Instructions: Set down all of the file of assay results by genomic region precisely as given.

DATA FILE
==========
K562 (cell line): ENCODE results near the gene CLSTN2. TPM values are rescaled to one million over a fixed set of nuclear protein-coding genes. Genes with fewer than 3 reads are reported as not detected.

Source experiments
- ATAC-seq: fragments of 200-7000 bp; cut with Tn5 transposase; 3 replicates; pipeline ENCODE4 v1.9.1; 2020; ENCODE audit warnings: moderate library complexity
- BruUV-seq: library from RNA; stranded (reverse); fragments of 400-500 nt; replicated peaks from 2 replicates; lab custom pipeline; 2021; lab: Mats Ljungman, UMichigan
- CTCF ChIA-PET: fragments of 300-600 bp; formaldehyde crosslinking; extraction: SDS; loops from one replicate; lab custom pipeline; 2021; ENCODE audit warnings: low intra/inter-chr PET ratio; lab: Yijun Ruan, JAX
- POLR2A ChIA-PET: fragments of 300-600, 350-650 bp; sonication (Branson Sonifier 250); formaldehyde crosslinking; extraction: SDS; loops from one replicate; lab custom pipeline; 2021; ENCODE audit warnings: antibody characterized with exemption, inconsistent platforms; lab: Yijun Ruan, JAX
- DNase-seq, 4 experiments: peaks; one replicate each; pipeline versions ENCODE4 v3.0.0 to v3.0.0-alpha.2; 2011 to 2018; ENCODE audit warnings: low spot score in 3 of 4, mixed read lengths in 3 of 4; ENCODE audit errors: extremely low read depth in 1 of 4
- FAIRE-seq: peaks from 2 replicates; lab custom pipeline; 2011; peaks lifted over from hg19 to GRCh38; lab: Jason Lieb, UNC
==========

K562 (cell line): ENCODE results near the gene CLSTN2. TPM values are rescaled to one million over a fixed set of nuclear protein-coding genes. Genes with fewer than 3 reads are reported as not detected.

Source experiments
- ATAC-seq: fragments of 200-7000 bp; cut with Tn5 transposase; 3 replicates; pipeline ENCODE4 v1.9.1; 2020; ENCODE audit warnings: moderate library complexity
- BruUV-seq: library from RNA; stranded (reverse); fragments of 400-500 nt; replicated peaks from 2 replicates; lab custom pipeline; 2021; lab: Mats Ljungman, UMichigan
- CTCF ChIA-PET: fragments of 300-600 bp; formaldehyde crosslinking; extraction: SDS; loops from one replicate; lab custom pipeline; 2021; ENCODE audit warnings: low intra/inter-chr PET ratio; lab: Yijun Ruan, JAX
- POLR2A ChIA-PET: fragments of 300-600, 350-650 bp; sonication (Branson Sonifier 250); formaldehyde crosslinking; extraction: SDS; loops from one replicate; lab custom pipeline; 2021; ENCODE audit warnings: antibody characterized with exemption, inconsistent platforms; lab: Yijun Ruan, JAX
- DNase-seq, 4 experiments: peaks; one replicate each; pipeline versions ENCODE4 v3.0.0 to v3.0.0-alpha.2; 2011 to 2018; ENCODE audit warnings: low spot score in 3 of 4, mixed read lengths in 3 of 4; ENCODE audit errors: extremely low read depth in 1 of 4
- FAIRE-seq: peaks from 2 replicates; lab custom pipeline; 2011; peaks lifted over from hg19 to GRCh38; lab: Jason Lieb, UNC